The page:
picture

picture

Wednesday, 10 August 2011

two in one day!

no entries in july - means I have to catch up a bit! I showed you all the "old" projects (apart from one grey HP sweater, which is nearly finished, just 1/2 an arm missing....) - but I started a new one as well. I haven't done any cross stitch for some time, but when I saw a SAL on a german blog I thought I'd give it a go. we are working lots of small houses or rather shops - and we can use whatever colours we already have in our stash. given that mine is quite substantial by now I thought this might be the right project to use up a bit of that. every sunday we can download another house and some "embellishments" - so far I have managed to keep up to date. I did however change the shop names into english/irish ones and I also changed the church design, because a church with an onion shaped roof is absolutely unknown in ireland (or at least I have never seen one like it:)). sorry for the crumpled up fabric, I should really have smoothed it out a bit before taking the photo:)) by now I have added a few more shops, but I think you'll get the drift of the design.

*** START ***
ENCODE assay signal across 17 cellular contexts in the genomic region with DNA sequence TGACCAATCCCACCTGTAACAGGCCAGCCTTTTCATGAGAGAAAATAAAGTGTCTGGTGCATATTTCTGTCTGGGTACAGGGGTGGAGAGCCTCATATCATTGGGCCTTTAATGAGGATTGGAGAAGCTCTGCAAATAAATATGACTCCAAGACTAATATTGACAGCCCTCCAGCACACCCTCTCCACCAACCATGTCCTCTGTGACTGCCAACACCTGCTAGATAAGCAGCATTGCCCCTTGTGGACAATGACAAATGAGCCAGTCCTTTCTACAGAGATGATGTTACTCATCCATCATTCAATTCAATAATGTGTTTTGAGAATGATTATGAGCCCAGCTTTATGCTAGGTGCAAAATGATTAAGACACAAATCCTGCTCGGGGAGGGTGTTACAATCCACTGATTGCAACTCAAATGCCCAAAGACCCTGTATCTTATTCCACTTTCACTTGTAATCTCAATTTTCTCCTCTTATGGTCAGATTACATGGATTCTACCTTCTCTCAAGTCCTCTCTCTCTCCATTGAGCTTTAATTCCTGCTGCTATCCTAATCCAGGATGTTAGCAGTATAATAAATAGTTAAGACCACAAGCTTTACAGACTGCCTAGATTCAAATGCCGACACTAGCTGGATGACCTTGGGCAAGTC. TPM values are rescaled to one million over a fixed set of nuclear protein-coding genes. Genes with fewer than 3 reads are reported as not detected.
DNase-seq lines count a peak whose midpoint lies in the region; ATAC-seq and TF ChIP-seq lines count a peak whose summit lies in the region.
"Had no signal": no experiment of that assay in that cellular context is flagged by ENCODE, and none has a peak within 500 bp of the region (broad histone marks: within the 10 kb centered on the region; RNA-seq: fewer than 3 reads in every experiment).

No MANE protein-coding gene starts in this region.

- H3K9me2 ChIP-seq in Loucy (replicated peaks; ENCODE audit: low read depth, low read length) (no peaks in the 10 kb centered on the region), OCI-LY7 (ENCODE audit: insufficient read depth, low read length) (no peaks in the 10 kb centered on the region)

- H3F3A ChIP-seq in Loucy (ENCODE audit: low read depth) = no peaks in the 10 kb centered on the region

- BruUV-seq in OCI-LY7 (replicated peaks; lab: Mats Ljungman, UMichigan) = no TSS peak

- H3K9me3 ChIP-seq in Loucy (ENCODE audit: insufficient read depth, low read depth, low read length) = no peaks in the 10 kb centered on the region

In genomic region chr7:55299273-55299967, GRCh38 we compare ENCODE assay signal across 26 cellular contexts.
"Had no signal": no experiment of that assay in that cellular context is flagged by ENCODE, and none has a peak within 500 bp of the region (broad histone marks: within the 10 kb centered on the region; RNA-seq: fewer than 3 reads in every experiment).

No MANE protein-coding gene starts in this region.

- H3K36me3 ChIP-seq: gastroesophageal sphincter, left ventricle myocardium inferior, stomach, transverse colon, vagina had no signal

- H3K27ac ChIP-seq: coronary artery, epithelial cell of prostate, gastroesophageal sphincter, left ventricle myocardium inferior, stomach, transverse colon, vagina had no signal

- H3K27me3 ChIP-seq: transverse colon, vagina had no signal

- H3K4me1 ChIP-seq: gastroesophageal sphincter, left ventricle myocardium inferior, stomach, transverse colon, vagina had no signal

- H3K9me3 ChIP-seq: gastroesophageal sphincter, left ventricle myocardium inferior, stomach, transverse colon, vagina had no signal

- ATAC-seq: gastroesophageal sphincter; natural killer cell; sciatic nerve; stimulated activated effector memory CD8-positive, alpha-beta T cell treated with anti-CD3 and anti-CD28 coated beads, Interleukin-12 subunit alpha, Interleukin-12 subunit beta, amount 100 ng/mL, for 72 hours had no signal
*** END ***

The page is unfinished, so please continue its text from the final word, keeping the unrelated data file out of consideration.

so far I have a textile craft shop (with my woolly bits name over the door - my one and probably only chance to "own" a wool shop:)), a chemist and a flower shop. you can't see the cafe, the book store and  the bakery, which I've also done so far. eventually I'll personalize the whole town by adding a few trees, statues, benches and a dog or two in between:)) if you fancy having a go yourself - you can still download the free designs here - the blog is german, but that shouldn't be a problem with cross stitch designs.....